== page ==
EL:  YES YES YES, but I also like The Hulk (who appears in Genuine Fraud) and Deadpool (likewise, but you have to look for him),  Jessica Jones, and lots of villains.  A good campy villain fascinates me.  Harley Quinn, the Penguin, Venom, Two-Face. Fly on the Wall had a ton of superhero fandom, but it also comes out in the new book quite a lot.

SH: What would be your way of not-fitting-in at art school look like? What’s the most unconventional look you’ve rocked at any age?

EL:  I went to an arts high school for two years and didn’t fit in.  I did it by being socially awkward.  I was wearing extremely cool pants from New York City. I had green mascara.  But clothes and makeup didn’t help.   As for unconventional looks: I shaved my head at twenty-eight.   That challenged people’s notions about my identity on many, many levels. It challenged mine, too.  But I did it for the challenge, so I was glad.  With my bald head, I rocked combat boots, cords, and thermal shirts, mostly, with an occasional Betsey Johnson dress.


SH: What’s your favorite musical? And your favorite song from a musical? (They don’t have to match.)

EL:  Chicago. Every song a winner.  Morally dark, angry, stylish women.  My kinda thing.  Song: I’ve been listening to “I’m Here” as sung by Cynthia Erivo from The Color Purple–there’s something about the huge freedom of her voice, so totally open.  I aspire to give myself to an audience that way.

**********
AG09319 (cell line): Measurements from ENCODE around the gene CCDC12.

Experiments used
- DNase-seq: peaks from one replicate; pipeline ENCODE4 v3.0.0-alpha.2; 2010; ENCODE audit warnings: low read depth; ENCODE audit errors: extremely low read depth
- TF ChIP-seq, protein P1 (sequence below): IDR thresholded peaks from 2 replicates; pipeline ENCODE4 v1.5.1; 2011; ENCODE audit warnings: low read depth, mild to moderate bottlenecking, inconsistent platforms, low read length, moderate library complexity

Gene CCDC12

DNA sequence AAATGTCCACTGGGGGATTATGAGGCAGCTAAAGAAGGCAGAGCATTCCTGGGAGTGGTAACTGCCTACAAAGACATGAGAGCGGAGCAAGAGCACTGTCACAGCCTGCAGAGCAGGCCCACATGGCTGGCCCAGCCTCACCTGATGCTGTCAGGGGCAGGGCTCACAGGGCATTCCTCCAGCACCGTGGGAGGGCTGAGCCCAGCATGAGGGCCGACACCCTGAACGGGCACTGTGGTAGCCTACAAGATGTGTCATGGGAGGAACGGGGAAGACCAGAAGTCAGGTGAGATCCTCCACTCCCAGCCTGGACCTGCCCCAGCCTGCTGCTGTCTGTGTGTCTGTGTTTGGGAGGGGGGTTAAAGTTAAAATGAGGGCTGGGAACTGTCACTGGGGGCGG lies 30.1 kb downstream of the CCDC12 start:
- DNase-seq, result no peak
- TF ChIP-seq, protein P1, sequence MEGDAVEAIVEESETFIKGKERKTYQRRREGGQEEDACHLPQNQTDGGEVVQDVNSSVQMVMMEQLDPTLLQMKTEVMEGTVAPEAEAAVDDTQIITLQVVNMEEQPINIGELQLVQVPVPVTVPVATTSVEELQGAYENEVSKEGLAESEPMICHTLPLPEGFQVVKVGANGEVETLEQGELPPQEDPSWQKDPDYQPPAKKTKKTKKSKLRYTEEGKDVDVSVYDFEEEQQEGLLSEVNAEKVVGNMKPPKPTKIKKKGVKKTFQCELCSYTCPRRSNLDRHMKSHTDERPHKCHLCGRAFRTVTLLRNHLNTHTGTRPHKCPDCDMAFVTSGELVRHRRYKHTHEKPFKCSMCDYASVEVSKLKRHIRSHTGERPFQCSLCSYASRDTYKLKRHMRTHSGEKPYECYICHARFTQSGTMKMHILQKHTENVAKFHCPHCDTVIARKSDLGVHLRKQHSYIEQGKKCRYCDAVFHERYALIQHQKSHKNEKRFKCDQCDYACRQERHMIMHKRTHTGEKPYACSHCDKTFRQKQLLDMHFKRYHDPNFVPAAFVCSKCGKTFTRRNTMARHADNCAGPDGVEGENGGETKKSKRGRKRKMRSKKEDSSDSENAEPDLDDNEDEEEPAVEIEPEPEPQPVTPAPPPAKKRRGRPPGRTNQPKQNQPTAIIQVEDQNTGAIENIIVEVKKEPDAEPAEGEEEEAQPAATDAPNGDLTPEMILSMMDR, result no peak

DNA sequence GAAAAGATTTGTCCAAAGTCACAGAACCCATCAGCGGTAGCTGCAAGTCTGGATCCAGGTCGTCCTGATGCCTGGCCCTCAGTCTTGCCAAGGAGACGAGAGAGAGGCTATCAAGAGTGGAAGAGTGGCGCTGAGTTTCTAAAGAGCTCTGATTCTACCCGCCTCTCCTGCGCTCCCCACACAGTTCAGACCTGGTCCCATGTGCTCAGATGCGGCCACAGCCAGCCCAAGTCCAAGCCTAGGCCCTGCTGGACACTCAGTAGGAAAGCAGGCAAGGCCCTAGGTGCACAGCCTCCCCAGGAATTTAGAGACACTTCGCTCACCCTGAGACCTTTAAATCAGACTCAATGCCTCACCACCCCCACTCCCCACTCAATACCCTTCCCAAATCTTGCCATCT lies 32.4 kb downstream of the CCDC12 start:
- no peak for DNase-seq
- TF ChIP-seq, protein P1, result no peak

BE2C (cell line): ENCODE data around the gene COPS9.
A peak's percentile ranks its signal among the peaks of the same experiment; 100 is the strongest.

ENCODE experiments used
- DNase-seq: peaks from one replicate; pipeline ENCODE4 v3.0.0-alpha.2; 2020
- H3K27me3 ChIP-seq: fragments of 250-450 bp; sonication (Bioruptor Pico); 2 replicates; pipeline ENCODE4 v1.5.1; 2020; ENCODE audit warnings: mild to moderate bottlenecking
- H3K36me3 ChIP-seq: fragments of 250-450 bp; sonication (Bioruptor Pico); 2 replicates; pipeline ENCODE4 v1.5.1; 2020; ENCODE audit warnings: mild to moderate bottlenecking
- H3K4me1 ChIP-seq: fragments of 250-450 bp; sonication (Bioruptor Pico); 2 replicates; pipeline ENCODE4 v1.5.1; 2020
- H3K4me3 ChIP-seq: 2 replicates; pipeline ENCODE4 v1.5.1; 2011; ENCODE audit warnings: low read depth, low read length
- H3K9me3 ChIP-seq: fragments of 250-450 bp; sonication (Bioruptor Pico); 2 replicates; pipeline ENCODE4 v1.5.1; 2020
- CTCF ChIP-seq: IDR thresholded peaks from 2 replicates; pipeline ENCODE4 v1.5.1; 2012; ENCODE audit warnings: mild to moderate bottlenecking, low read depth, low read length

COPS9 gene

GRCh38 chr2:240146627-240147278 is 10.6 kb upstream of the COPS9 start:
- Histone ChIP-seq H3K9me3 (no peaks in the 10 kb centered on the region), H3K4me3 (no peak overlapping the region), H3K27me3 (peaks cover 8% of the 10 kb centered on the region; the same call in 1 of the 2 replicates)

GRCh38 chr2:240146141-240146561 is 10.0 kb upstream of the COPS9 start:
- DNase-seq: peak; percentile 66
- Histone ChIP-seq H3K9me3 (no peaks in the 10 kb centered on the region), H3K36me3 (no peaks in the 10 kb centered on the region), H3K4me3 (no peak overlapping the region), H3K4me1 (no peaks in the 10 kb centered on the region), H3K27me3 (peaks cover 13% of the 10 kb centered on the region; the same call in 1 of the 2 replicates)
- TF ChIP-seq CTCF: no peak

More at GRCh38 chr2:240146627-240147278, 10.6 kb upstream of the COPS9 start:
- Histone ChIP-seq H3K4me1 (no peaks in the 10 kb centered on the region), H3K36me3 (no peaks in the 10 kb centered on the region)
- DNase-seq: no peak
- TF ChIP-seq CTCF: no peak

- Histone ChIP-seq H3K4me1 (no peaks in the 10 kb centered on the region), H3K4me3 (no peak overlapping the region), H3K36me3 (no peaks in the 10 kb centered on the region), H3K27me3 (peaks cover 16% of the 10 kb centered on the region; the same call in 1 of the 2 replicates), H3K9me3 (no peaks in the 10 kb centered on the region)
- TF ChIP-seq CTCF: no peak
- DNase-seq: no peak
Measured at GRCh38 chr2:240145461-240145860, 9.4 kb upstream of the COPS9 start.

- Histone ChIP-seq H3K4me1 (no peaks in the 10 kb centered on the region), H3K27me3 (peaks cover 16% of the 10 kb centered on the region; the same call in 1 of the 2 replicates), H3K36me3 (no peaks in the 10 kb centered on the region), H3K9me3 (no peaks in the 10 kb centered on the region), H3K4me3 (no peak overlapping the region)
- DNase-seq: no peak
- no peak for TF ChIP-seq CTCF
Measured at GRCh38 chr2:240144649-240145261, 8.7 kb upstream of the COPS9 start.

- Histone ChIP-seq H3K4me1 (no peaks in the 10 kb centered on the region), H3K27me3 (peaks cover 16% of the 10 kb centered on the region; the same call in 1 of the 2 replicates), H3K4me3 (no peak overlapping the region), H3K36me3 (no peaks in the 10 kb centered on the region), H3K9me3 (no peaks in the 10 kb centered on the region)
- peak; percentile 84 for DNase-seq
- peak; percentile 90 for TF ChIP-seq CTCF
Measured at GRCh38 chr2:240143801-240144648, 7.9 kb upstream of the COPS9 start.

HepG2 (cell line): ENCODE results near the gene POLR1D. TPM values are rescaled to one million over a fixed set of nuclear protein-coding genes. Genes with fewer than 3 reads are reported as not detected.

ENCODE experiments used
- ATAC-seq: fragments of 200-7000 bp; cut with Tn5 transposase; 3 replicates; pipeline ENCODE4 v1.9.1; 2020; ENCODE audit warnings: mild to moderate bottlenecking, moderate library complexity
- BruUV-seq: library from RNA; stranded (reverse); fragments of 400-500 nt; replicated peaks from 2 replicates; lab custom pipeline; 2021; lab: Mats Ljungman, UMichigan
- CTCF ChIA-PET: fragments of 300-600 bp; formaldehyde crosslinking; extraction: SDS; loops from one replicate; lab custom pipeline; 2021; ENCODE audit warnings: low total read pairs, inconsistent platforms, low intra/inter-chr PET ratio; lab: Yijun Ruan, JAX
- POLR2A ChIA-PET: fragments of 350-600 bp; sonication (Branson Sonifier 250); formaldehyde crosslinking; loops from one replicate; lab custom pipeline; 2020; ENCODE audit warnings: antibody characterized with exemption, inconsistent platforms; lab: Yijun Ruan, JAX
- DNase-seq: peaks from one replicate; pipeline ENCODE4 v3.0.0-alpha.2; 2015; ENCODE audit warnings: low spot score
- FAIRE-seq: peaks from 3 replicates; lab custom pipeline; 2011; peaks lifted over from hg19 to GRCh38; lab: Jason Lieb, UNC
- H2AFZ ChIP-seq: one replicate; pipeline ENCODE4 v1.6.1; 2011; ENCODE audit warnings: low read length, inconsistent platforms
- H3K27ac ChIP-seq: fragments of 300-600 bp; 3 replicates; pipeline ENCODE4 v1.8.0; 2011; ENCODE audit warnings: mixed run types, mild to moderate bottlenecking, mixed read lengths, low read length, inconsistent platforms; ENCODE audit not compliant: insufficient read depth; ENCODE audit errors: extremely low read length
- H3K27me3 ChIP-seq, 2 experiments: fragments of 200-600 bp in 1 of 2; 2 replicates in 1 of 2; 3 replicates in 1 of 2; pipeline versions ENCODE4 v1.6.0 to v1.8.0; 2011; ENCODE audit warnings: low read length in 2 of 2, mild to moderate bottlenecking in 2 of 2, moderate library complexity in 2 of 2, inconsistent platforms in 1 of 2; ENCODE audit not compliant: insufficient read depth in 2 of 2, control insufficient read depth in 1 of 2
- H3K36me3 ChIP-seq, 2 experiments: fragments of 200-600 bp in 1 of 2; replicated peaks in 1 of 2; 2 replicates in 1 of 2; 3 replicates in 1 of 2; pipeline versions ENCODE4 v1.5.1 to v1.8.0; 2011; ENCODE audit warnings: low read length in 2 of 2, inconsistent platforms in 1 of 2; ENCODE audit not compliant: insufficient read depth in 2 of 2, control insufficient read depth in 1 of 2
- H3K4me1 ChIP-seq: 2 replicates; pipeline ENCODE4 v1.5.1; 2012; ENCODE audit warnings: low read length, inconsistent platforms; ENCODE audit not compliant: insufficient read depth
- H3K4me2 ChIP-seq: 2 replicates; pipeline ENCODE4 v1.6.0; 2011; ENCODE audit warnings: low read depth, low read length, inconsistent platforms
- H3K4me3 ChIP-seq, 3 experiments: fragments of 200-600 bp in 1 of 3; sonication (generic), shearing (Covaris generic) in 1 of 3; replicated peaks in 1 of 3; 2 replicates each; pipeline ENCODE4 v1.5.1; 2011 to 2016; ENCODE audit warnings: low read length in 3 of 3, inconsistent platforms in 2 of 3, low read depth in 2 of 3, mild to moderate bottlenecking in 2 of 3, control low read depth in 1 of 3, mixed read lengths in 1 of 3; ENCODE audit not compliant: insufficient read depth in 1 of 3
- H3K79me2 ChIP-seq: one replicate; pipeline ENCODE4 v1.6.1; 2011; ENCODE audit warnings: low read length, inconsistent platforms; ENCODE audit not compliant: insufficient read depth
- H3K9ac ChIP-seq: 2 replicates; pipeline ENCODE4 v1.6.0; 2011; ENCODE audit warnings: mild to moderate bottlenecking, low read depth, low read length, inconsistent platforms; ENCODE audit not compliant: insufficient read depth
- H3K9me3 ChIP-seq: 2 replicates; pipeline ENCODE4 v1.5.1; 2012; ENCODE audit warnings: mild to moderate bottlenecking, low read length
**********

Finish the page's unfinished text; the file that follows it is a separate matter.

SH: If you went to a summer drama camp, what would your first order of business be?

EL:  I went to three years of summer drama camp, are you kidding?  Dramarama comes directly from that experience.  If I was at a camp now with people my age, I’d be like, we’re all going to start by learning “Tom, Dick or Harry” from Kiss Me Kate, which is weird and hilarious and super raunchy.    I feel like it would set a very good mood of female sexuality, ridiculousness, fabulosity, and catchy-tunefulness. We’d have an excellent summer.

The Disreputable History of Frankie Landau-Banks

SH: Which part of Frankie do you like the most? And the least?

EL:  Frankie is a master prankster.  She is limited in her definition of feminism, though.

SH: Frankie at sixteen is already a force to be reckoned with! (I was not.) What were you like at sixteen?

EL:  A dancer, a thrift-store shopper, a professional actor, a slob, a reader.  Not a force.  Yet.

The Ruby Oliver Quartet

The Boyfriend List

SH: I also like a list, but Ruby’s are so much more! What’s the best list you’ve ever been able to create?

EL:  Thank you.  My best lists are published in that series.  Probably my favorite is the clever comebacks to catcalls.   “Did your mama teach all her children to be sexists or did she single you out?”


The Boy Book

SH: What aspects of the school retreat would be the best and the worst of a school retreat for you?

EL:  The retreat in The Boy Book is based on one I really went to in high school. The best part: llamas.  The worst: everything else.